And they derive from pernicious places, small-minded hatreds and prejudices. When comparisons of President Trump to Hitler are publicly offered or partisan players gleefully declare “owning the libs” as their highest aspiration, we as an electorate – and a society – have moved from holders of reasoned, if different, views to crazed boxers in a ring, trying to out-bloody one another.
I don’t know which candidate will be the better representative of Kentucky’s 6th Congressional District. Either, I suspect, will probably do a good job. But whoever emerges the victor in that important race – the majority party in the House, of course, is in play – it is heartening that a candidate opted to buck the trend of seeing the debasement of an opponent as a necessary part of the path to success.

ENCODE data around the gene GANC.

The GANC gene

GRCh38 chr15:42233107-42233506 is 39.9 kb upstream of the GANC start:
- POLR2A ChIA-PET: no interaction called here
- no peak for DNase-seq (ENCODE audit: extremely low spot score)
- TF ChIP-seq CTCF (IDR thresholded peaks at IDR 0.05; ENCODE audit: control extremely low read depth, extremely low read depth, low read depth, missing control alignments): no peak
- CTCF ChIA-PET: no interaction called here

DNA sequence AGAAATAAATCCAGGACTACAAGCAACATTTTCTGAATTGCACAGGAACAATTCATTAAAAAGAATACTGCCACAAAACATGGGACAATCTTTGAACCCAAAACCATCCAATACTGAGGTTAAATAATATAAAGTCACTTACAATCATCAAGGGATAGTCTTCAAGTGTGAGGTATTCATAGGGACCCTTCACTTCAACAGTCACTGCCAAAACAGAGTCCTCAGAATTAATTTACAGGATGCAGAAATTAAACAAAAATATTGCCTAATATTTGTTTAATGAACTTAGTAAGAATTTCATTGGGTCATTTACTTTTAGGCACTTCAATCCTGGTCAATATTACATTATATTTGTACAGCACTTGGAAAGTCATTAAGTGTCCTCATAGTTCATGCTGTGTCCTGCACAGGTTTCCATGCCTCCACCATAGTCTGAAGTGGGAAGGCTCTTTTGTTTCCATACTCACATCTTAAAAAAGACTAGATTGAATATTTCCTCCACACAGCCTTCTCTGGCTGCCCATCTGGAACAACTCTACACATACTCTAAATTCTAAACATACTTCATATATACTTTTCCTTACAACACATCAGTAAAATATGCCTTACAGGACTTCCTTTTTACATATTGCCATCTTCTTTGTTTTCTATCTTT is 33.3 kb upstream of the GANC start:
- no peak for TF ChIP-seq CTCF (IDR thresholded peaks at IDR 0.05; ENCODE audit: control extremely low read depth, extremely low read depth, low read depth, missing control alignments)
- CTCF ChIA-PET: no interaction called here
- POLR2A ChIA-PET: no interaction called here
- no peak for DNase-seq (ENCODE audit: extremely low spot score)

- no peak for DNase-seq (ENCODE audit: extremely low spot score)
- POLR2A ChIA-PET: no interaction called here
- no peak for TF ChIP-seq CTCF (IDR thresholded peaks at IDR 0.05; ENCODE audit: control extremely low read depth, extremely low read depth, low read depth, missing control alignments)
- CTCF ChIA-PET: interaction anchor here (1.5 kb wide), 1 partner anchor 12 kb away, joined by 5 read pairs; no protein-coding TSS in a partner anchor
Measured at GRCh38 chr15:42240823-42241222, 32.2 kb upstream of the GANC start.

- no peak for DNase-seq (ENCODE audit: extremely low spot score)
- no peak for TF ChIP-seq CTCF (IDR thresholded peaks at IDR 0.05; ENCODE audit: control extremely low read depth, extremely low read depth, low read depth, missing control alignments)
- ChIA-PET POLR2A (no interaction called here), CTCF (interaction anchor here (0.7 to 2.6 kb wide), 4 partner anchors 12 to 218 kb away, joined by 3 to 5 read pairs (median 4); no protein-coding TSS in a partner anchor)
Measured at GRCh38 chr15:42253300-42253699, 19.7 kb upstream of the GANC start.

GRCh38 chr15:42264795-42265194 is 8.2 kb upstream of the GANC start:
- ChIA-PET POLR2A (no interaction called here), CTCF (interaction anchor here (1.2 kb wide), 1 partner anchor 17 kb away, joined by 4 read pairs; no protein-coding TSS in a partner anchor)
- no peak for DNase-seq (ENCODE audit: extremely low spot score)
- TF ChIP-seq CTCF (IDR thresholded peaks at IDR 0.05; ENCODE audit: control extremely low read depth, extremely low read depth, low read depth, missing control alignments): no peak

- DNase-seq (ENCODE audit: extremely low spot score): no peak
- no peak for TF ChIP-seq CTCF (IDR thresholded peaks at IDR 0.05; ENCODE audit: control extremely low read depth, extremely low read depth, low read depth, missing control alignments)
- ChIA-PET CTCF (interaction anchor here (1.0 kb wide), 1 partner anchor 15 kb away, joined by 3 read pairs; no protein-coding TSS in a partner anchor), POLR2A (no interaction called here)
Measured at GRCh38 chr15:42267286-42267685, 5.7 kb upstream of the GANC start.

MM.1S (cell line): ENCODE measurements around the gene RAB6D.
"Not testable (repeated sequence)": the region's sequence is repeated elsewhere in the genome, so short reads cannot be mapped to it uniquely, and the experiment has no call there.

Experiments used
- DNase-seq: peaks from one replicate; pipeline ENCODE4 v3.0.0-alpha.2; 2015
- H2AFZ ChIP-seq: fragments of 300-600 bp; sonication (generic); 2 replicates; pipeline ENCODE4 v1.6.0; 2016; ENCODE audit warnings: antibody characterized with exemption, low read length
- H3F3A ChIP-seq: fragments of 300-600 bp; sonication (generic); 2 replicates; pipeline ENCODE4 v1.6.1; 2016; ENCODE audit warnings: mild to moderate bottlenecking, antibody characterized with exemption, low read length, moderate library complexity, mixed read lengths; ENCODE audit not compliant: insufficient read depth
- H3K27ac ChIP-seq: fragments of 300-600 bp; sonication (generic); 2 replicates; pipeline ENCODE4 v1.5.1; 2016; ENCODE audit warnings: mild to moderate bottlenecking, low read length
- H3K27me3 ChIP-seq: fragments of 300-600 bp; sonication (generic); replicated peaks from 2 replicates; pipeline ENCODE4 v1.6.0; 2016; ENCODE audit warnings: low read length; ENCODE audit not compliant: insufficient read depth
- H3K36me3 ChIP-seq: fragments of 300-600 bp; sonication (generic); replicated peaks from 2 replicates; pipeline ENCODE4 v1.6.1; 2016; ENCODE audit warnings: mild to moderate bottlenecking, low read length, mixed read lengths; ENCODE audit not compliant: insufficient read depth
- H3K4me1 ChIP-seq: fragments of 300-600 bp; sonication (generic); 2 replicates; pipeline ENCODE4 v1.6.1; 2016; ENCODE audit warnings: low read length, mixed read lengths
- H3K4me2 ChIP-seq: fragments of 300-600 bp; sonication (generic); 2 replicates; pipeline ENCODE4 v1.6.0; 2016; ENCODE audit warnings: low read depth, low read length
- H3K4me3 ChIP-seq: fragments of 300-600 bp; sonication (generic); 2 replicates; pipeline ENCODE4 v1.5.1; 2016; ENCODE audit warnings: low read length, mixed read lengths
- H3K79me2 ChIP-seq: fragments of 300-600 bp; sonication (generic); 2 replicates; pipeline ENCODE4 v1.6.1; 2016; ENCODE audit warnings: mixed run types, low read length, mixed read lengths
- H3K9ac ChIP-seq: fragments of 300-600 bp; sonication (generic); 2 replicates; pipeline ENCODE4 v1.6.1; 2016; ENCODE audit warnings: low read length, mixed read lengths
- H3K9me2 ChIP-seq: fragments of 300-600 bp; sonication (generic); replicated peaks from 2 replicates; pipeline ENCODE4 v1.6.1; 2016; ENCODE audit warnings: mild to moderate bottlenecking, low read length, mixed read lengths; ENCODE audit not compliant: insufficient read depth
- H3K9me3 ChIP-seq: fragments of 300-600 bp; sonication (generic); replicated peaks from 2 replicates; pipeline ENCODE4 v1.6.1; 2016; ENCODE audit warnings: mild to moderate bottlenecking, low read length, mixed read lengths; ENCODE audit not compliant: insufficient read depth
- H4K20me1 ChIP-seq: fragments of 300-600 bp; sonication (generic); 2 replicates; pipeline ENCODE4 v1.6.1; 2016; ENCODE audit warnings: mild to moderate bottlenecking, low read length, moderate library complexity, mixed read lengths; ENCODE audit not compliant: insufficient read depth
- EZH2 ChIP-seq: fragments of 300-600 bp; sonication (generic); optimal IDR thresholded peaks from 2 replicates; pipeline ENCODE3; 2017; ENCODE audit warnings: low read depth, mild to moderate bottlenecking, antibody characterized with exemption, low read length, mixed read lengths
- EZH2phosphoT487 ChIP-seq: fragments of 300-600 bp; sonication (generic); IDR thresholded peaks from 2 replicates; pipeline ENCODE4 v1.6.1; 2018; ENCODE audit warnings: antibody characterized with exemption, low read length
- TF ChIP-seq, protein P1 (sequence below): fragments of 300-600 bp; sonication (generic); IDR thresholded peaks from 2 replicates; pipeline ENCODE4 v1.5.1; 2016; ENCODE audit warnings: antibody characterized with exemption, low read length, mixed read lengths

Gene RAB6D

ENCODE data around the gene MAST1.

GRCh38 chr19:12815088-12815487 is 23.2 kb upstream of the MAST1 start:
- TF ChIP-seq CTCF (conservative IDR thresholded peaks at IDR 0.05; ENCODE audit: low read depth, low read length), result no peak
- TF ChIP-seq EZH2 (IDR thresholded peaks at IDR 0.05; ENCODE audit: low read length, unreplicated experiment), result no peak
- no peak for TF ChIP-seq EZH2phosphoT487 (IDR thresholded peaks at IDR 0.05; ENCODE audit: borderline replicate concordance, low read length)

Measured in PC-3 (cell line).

© 2018 Hamodia
But if you did reside in that relentlessly sunny part of America, you would probably be somewhat suspicious of Mr. Campa-Najjar, not only because he is only 29 years old but also because he has a Palestinian father and a Mexican mother, lived as a child in Gaza and once attended an Islamic school in San Diego. And if that didn’t dissuade you from pulling the lever for him, there is the fact that his father served as a Palestinian Authority official.
And his grandfather was Muhammad Youssef al-Najjar, a “Black September” terrorist involved in the murder of 11 Israeli athletes at the 1972 Olympic Games in Munich.
Equally disconcerting to some, Mr. Campa-Najjar worked as Deputy Regional Field Director for President Obama’s reelection campaign, and subsequently worked for the Obama White House.